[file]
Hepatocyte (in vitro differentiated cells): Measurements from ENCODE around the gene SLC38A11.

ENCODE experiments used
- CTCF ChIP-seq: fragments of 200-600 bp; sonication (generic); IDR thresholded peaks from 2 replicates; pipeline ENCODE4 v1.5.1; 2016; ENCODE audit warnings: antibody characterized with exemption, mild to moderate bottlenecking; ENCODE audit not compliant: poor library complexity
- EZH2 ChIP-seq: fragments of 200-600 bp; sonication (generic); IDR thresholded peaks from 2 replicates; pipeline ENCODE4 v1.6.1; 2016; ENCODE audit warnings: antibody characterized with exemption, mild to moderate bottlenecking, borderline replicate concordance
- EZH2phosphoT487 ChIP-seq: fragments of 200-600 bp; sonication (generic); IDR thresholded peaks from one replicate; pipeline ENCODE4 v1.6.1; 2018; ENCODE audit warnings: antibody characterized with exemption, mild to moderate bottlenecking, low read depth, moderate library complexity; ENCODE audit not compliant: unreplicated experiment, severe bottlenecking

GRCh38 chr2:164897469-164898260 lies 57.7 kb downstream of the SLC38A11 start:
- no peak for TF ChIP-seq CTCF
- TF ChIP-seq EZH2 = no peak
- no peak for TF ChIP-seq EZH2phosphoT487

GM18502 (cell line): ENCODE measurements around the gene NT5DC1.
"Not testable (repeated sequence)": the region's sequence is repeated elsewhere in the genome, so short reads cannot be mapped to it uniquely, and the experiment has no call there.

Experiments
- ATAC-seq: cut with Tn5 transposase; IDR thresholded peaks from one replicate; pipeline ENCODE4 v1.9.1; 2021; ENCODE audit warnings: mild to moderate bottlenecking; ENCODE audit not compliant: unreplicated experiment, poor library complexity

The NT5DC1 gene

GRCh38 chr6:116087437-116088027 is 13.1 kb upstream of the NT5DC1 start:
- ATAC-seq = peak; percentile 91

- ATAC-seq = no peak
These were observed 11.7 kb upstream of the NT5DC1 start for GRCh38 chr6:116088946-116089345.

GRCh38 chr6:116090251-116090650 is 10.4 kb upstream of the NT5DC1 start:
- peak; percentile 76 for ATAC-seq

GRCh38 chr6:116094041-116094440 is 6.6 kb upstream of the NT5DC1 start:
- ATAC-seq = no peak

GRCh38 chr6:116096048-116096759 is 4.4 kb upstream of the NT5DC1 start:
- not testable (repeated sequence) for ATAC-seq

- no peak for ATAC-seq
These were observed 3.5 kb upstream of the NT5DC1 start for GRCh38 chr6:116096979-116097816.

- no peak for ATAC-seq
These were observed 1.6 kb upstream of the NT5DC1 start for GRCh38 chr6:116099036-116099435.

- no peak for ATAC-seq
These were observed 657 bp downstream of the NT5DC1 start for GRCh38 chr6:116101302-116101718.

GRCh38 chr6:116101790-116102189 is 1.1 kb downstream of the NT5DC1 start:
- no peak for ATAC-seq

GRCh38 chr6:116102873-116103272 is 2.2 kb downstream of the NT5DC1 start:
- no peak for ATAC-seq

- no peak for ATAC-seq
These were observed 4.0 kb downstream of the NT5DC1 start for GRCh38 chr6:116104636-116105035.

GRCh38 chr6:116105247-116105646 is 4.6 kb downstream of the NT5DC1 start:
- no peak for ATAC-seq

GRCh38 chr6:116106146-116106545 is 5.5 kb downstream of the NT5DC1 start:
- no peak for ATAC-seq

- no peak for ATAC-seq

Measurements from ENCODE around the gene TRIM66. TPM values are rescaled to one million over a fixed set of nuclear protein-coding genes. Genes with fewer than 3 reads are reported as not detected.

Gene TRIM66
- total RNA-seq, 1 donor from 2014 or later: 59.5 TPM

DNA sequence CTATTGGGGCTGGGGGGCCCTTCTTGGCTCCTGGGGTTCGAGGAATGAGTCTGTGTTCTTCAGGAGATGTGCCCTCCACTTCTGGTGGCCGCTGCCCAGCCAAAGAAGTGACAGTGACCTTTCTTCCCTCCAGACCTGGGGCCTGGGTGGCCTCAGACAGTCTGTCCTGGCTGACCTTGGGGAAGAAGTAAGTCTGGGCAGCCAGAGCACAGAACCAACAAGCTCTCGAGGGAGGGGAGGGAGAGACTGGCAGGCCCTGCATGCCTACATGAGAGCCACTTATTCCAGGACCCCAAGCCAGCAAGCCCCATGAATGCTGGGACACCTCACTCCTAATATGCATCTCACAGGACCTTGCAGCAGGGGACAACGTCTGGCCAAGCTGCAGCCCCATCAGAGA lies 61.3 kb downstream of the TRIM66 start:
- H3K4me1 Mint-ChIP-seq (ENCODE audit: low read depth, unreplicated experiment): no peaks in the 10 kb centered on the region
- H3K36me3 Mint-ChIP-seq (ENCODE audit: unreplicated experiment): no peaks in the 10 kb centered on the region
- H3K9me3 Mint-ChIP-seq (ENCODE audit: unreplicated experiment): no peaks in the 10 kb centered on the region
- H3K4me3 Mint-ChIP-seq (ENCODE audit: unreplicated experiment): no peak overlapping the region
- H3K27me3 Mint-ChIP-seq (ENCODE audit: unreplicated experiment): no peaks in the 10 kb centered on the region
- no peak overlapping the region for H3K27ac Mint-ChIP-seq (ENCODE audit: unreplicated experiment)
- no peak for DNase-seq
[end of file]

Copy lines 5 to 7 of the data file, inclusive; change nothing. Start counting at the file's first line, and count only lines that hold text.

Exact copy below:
- EZH2phosphoT487 ChIP-seq: fragments of 200-600 bp; sonication (generic); IDR thresholded peaks from one replicate; pipeline ENCODE4 v1.6.1; 2018; ENCODE audit warnings: antibody characterized with exemption, mild to moderate bottlenecking, low read depth, moderate library complexity; ENCODE audit not compliant: unreplicated experiment, severe bottlenecking

GRCh38 chr2:164897469-164898260 lies 57.7 kb downstream of the SLC38A11 start:
- no peak for TF ChIP-seq CTCF